More from the Board report:
This project will provide a key missing link in the County’s bicycle network by providing an east-west protected bicycle facility that will link up with the Mount Vernon Trail via the existing bike facilities along Long Bridge Drive and the proposed connection to be constructed by the adjacent Boundary Channel Drive/I-395 Interchange project. Furthermore, the project will link to the future two-way bicycle lane facility planned for South Clark Street between 12th Street South and 15th Street South, in addition to the future South Eads Street protected bike lanes.
This project will also complete the extended Crystal City Potomac Yard Transitway by adding one dedicated transit lane in each direction along Army Navy Drive between South Joyce Street and South Hayes Street. Finally, the Army Navy Drive Complete Street project supports multimodal connectivity goals of major planned and approved commercial and residential development in Pentagon City, including the Amazon HQ2, Met Park, and River House projects.
New York City. Portland. San Francisco. Seattle. And now Arlington.
Arlington County just joined the highest level “Walk Friendly Communities.” After previously becoming one of 15 U.S. communities to reach the program’s gold level, Arlington is now one of five at the platinum level.
More from a county press release:
According to WFC, the designation reflects Arlington’s success “in transit-oriented planning, remarkable promotion and outreach, and educational offerings for staff and residents.” It’s the first time the County has achieved platinum-level status from WFC after receiving a gold-level rating in 2010 and once again in 2015.
“Being recognized with a platinum rating by Walk Friendly Communities highlights Arlington’s ongoing commitment to increasing walkability throughout our neighborhoods,” said Arlington County Board Chair Katie Cristol. “We are committed, through many infrastructure projects and County-wide initiatives, to continuing to make walking a viable, enjoyable and safe way for both residents and visitors to get around Arlington.”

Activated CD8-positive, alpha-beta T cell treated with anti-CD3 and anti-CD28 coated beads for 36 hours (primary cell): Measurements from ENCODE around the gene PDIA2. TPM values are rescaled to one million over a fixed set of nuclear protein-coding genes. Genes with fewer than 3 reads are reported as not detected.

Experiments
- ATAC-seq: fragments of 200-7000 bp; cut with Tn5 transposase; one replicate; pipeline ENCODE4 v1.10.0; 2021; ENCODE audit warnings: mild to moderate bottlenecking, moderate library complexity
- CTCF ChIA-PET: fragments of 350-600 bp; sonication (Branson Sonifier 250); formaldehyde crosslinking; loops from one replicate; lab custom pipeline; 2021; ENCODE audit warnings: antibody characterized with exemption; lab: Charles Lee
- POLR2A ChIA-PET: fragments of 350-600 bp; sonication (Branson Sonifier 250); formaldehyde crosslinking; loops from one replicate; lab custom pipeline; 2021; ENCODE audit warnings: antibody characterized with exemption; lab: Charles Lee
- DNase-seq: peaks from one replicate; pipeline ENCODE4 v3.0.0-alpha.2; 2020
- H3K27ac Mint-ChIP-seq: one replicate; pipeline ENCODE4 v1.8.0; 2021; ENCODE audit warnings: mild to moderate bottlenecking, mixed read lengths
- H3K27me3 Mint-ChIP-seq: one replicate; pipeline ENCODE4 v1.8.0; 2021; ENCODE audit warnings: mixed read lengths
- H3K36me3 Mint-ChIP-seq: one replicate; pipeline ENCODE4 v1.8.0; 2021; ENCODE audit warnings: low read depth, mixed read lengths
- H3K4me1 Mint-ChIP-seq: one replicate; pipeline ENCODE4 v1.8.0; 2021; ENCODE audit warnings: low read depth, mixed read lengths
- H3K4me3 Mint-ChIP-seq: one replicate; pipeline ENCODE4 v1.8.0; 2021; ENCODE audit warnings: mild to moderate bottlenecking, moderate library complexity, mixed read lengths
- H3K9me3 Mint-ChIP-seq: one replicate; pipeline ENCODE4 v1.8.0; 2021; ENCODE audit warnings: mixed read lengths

Arlington has 527 miles of sidewalks, more than 50 miles of paved, multi-use trails and 14.5 miles of hiking/natural trails. The County’s acclaimed multimodal Master Transportation Plan makes its Pedestrian Element a key feature in integrating growth around public transit lines, with special emphasis on sidewalks and multi-use trails.
Among its transportation outreach services, the County’s WalkArlington program offers abundant resources and events to encourage foot travel as a sustainable, healthy way to commute around and explore Arlington. One such effort is the more than two dozen highly detailed Walkabout map tours developed for discovering Arlington’s mix of neighborhoods as well as their unique features and histories.
In addition, an all-volunteer Pedestrian Advisory Committee helps County leadership and transportation planners visualize and achieve a more walkable Arlington through policy and infrastructure changes–from the busiest urban corridors to charming residential greenways.
An examination of the continued challenges faced by pedestrians is among the key components of Vision Zero, the County’s major transportation safety initiative to ensure that everyone traveling across Arlington arrives safely to their destination. In the first year of Vision Zero, almost 240 crosswalks were updated to display high visibility markings while speed limit zones around 13 schools were reduced to 20 miles per hour to protect walkers.
Four people died in crashes in 2021, the first year of Vision Zero. None of the fatal crashes involved a bicyclist or pedestrian.
While apples-to-apples comparisons are difficult given changes in driving and commuting patterns during the pandemic, Arlington has seen a decline in crashes — including those involving pedestrians and cyclists — from pre-pandemic levels.
The Walk Friendly Communities program is run out of the University of North Carolina and recognizes places that have “shown a commitment to improving and sustaining walkability and pedestrian safety through comprehensive programs, plans, and policies.”
“Managed by the University of North Carolina Highway Safety Research Center (HSRC), the program distinguishes communities leading the way in walkability and seeks to share their stories to inspire other communities to move toward their own innovative solutions,” the program website notes.